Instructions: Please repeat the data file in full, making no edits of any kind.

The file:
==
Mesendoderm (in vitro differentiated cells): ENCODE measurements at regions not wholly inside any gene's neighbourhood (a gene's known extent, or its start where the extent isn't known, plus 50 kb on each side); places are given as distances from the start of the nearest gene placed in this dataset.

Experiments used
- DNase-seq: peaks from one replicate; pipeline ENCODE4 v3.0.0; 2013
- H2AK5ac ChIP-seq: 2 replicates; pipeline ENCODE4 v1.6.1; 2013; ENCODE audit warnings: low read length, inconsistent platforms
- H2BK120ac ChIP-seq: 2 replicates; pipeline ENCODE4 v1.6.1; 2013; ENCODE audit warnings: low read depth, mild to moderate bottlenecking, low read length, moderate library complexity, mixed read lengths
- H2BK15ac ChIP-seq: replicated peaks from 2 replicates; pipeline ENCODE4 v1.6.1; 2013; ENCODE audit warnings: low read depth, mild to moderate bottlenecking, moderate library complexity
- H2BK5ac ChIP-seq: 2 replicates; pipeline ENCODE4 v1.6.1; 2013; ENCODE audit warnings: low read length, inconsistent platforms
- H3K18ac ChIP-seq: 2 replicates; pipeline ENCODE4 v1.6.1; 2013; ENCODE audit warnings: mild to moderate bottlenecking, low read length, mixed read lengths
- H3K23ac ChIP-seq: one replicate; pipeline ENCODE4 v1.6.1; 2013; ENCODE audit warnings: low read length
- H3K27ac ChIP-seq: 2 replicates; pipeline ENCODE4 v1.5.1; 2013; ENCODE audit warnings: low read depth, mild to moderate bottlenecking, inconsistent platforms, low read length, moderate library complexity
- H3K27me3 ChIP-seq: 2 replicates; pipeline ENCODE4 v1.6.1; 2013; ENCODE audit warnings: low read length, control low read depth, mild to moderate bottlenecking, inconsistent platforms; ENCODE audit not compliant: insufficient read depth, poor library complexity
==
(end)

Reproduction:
Mesendoderm (in vitro differentiated cells): ENCODE measurements at regions not wholly inside any gene's neighbourhood (a gene's known extent, or its start where the extent isn't known, plus 50 kb on each side); places are given as distances from the start of the nearest gene placed in this dataset.

Experiments used
- DNase-seq: peaks from one replicate; pipeline ENCODE4 v3.0.0; 2013
- H2AK5ac ChIP-seq: 2 replicates; pipeline ENCODE4 v1.6.1; 2013; ENCODE audit warnings: low read length, inconsistent platforms
- H2BK120ac ChIP-seq: 2 replicates; pipeline ENCODE4 v1.6.1; 2013; ENCODE audit warnings: low read depth, mild to moderate bottlenecking, low read length, moderate library complexity, mixed read lengths
- H2BK15ac ChIP-seq: replicated peaks from 2 replicates; pipeline ENCODE4 v1.6.1; 2013; ENCODE audit warnings: low read depth, mild to moderate bottlenecking, moderate library complexity
- H2BK5ac ChIP-seq: 2 replicates; pipeline ENCODE4 v1.6.1; 2013; ENCODE audit warnings: low read length, inconsistent platforms
- H3K18ac ChIP-seq: 2 replicates; pipeline ENCODE4 v1.6.1; 2013; ENCODE audit warnings: mild to moderate bottlenecking, low read length, mixed read lengths
- H3K23ac ChIP-seq: one replicate; pipeline ENCODE4 v1.6.1; 2013; ENCODE audit warnings: low read length
- H3K27ac ChIP-seq: 2 replicates; pipeline ENCODE4 v1.5.1; 2013; ENCODE audit warnings: low read depth, mild to moderate bottlenecking, inconsistent platforms, low read length, moderate library complexity
- H3K27me3 ChIP-seq: 2 replicates; pipeline ENCODE4 v1.6.1; 2013; ENCODE audit warnings: low read length, control low read depth, mild to moderate bottlenecking, inconsistent platforms; ENCODE audit not compliant: insufficient read depth, poor library complexity